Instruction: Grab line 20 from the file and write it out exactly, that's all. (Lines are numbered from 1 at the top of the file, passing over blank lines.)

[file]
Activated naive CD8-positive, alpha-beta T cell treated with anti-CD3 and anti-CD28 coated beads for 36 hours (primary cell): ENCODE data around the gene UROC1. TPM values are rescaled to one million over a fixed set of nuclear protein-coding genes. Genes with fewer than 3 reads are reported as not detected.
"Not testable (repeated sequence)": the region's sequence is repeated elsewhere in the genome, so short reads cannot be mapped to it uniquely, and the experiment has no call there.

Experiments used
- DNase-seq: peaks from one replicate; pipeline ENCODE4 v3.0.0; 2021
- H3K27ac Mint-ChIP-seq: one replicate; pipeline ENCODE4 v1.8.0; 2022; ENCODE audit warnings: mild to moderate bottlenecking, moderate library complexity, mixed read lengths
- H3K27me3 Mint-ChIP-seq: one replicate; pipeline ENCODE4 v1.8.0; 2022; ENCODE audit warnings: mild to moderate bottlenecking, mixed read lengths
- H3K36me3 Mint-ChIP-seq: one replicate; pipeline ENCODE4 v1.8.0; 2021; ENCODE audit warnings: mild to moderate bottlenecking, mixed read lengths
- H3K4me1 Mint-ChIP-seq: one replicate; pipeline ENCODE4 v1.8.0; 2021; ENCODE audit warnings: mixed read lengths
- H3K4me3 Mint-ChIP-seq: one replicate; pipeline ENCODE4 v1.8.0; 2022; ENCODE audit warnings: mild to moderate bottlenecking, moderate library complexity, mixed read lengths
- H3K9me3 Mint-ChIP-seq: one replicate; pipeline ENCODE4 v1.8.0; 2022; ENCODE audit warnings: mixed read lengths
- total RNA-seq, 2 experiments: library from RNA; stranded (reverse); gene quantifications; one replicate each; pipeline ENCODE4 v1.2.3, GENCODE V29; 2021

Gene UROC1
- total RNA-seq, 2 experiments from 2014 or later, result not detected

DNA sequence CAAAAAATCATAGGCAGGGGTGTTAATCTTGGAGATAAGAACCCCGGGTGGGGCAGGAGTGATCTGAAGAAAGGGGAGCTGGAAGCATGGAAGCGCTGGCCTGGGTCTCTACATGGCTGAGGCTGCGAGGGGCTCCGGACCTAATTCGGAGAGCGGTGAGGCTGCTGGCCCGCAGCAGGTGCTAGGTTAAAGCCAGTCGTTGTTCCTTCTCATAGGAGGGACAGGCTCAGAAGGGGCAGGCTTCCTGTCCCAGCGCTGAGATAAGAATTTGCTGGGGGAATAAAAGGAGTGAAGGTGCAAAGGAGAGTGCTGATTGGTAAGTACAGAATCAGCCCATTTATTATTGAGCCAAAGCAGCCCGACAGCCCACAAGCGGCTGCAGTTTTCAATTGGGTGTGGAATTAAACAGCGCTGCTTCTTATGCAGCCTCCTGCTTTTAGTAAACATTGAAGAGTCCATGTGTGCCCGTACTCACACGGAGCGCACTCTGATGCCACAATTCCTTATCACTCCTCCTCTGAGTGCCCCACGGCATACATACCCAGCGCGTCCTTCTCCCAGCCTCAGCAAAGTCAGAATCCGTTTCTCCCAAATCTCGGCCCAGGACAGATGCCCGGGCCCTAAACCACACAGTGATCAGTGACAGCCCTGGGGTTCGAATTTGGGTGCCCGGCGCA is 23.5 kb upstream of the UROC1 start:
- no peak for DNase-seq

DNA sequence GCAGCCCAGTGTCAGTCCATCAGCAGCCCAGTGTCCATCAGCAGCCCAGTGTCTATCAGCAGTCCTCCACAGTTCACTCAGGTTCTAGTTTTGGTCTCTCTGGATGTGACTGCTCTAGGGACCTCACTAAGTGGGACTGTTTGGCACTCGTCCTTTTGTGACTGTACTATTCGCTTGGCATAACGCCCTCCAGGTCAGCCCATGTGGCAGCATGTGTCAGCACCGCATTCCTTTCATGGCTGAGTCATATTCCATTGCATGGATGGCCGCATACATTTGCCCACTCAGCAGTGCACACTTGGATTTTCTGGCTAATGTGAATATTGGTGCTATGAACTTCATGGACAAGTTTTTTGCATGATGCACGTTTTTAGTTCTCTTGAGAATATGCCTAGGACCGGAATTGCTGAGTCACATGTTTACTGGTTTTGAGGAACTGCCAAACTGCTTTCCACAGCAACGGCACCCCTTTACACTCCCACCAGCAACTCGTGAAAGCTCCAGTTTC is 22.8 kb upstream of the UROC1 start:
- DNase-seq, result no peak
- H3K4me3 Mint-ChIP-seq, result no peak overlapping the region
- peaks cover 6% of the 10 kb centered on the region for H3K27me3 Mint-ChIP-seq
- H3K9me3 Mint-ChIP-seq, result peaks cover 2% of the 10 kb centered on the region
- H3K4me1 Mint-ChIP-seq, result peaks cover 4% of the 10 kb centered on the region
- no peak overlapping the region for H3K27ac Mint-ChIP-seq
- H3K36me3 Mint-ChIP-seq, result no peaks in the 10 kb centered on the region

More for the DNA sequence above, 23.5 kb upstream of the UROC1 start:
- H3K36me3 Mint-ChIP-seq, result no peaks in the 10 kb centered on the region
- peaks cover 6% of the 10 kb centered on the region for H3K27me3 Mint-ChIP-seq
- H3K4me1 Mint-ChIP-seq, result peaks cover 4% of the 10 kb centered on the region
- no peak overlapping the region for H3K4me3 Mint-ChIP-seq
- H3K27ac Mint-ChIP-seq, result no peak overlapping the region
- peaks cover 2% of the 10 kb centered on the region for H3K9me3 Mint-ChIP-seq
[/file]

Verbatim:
- H3K9me3 Mint-ChIP-seq, result peaks cover 2% of the 10 kb centered on the region